George Lucas actually changed a scene for the upcoming "Solo: A Star Wars Story" film.
The film's director, Ron Howard, told Stephen Colbert on "The Late Show" that Lucas visited the set and offered his advice on a scene including Han Solo.
"We were doing a scene and he was trying to stay out of the way, but he did lean over and he said, 'You know what Han would really do there?'" Howard recalled on "The Late Show" Thursday night. "I said, 'What?' And he told me the joke, he gave me a little joke. And I said (to the crew), 'Hey, guess what? Here's what we're gonna do in the next take.' So I know when I hear a good idea."
Howard did not reveal which scene Lucas offered his two cents for.
Howard told Colbert that Lucas, who created the Han Solo character for "Star Wars: A New Hope" in 1977, doesn't really involve himself in the Star Wars movies anymore, according to Entertainment Weekly.
"We've remained friends, so for me it was an incredible show of support and respect and it meant the world to me that he would go out of his way to show up," he said.
But, in a recent interview with Mashable, Howard said Lucas helped create "Solo" in more ways than you'd think. In fact, Howard and Lucas talked over the idea of a new Star Wars film before the prequel movies were filmed.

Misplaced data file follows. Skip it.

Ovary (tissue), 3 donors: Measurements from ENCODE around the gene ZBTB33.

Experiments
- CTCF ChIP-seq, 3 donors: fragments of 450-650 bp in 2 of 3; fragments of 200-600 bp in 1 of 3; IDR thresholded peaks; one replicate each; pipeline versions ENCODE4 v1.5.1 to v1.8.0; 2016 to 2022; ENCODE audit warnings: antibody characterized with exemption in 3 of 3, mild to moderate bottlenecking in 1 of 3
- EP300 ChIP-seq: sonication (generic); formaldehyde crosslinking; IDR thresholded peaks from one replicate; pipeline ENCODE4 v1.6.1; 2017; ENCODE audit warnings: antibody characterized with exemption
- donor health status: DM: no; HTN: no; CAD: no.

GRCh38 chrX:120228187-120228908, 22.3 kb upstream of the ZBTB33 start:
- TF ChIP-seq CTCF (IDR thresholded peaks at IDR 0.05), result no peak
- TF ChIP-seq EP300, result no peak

"Solo," he said, was originally an idea inspired by Lucas.
"The interesting thing to note here is the origins of (Solo) came before Disney acquired Lucasfilm. I didn't know that, I just knew I really liked the script and thought I could bring something to it and was excited to try. But it makes a lot of sense to me that this wasn't the result of some studio directive.
"This came from (screenwriter) Larry Kasdan talking to George Lucas, with (Lucasfilm president) Kathy Kennedy in attendance, saying: what are the very best stories we can tell that would mean the most to fans?" Howard told Mashable.
Howard said he's unsure if the success of "Solo" will bring Lucas back to the director's chair.
"Look, I think fans are going to define a lot of it. It's a question of what level of enthusiasm is there for this corner of the galaxy and this set of characters in this time frame," Howard said.